The article is on display in our library. I have also uploaded the article which can be downloaded from the publications page of my blog


minimal set of relation names in RCM

June 30, 2009

as part of my ph.d. work in the area of refined concept map (RCM) in biology education, i am working on analyzing the school textbooks of 8, 9, 11 standards on the domain of cell biology. i mapped the domain of each 3 standards using the RCM method i.e. using a fixed and a minimal set of relation names for mapping the concepts.  the hypothesis of the study was that even if the complexity in the domain increases with an increase in the number of concepts, but the relation names that provide meaning to these concepts would be a fixed and a minimal set. the following is a brief summary of the results:

std.          no. of concepts             no. of relation names

8                             75                                        11

9                           195                                        16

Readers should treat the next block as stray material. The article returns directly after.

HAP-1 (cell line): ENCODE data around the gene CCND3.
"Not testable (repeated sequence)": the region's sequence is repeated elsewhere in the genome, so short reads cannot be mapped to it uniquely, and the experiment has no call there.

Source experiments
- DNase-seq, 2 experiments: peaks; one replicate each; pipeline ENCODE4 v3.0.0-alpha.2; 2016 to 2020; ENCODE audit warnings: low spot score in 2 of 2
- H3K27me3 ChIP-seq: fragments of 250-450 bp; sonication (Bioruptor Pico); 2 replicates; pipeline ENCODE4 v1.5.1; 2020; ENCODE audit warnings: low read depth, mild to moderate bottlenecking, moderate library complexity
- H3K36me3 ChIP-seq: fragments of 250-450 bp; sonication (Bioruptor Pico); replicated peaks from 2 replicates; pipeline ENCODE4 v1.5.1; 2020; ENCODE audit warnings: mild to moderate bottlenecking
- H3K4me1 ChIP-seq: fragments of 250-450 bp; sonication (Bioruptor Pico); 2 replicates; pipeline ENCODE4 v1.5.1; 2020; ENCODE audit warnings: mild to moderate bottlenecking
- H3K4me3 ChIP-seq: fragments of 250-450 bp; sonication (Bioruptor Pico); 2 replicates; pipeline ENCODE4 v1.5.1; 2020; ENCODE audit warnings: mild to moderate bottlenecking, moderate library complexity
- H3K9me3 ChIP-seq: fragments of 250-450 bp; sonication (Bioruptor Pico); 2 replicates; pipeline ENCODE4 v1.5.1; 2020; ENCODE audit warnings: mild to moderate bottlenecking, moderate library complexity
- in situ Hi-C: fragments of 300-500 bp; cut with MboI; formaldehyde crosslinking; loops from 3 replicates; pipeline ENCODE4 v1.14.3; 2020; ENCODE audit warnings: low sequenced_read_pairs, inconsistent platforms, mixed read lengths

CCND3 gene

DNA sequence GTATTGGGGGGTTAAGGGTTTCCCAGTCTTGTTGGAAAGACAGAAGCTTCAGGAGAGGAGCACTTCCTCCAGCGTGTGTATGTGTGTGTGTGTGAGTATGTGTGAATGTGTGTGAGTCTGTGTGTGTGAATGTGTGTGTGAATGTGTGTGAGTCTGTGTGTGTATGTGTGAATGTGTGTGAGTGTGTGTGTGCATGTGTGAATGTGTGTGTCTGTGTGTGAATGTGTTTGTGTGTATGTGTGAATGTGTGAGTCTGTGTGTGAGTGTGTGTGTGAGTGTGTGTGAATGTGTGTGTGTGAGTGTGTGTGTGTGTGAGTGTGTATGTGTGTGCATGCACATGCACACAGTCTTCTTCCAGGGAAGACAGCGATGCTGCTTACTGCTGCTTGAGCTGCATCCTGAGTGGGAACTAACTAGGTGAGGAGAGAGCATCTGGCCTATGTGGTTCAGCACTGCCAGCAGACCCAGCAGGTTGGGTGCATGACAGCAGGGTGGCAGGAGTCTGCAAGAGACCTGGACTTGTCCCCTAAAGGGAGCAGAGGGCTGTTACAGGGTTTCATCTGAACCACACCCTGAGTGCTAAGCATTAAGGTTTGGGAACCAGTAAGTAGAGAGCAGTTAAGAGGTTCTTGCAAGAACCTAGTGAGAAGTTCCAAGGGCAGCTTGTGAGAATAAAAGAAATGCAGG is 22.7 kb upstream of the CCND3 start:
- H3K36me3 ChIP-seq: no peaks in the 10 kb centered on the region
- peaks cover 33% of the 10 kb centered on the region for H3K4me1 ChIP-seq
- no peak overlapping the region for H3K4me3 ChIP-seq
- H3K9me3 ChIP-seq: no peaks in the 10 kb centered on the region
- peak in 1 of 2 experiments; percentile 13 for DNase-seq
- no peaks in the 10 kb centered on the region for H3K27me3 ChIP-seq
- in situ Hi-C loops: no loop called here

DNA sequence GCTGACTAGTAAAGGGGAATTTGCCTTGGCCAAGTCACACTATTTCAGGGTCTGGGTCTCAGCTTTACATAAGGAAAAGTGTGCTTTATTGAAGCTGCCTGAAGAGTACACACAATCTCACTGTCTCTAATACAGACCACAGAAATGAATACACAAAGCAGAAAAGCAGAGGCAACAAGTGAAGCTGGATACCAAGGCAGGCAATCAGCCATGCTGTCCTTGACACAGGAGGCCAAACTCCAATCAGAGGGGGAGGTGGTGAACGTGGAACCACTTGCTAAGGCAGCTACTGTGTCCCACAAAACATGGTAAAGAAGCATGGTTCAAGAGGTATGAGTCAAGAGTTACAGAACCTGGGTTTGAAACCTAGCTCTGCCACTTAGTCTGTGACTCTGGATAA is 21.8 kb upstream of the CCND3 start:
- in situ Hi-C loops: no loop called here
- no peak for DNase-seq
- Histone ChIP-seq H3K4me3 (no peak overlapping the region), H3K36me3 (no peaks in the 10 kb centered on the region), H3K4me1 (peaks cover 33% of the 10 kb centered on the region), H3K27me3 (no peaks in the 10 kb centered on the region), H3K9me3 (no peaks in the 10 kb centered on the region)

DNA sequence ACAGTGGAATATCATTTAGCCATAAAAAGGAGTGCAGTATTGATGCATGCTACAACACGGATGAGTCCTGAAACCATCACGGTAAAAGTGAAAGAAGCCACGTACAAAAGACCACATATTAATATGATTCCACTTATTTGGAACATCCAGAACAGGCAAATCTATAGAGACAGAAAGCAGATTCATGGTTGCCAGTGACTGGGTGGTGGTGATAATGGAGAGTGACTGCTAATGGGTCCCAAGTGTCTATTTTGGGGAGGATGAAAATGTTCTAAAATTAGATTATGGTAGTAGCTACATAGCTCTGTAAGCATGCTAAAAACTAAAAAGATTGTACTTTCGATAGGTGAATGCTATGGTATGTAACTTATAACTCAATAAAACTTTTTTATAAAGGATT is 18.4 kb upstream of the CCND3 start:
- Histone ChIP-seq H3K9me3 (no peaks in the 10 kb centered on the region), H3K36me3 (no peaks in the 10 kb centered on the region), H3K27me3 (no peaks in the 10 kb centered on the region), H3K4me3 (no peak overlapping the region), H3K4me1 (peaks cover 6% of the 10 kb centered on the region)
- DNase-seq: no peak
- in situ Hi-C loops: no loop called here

11                         500                                        15

the most widely used relation names are: consists of, includes, comprised of, surrounded by, located in, has function, has attribute.

i am also analyzing the other components involved, such as the frequency of relation names, the no. of concepts connected to specific relation names, etc.  across all the 3 standards.

it is really an interesting and exciting exercise which i enjoy working on.


negation of relation names

June 25, 2009

In the relations ontology we express:
eukaryotes consists of nucleus  ==> consists_of(eukaryotes, nucleus)
eurkaryotic cell enveloped by cell membrane ==> enveloped_by(cell, cell membrane)

as I am representing the school textbook, I find a few sentences to be of the form of negation. These are:

prokaryotes does not consist of nucleus ==> ~consists_of(prokaryotes, nucleus)
prokaryotes not enveloped by membrane  ==> ~enveloped_by(prokaryotes, membrane)

Such negations are useful for students to understand the difference between eukaryotes and prokaryotes and cannot be avoided during representation.

so my query is: can we include the negations of relation names in the relations ontology. how can we represent such negation relation names.

since ~consists_of, ~enveloped_by are negation of consists_of, enveloped_by respectively, does the relation names ~consists_of, ~enveloped_by still fall under the meronymic inclusion and spatial inclusion  respectively.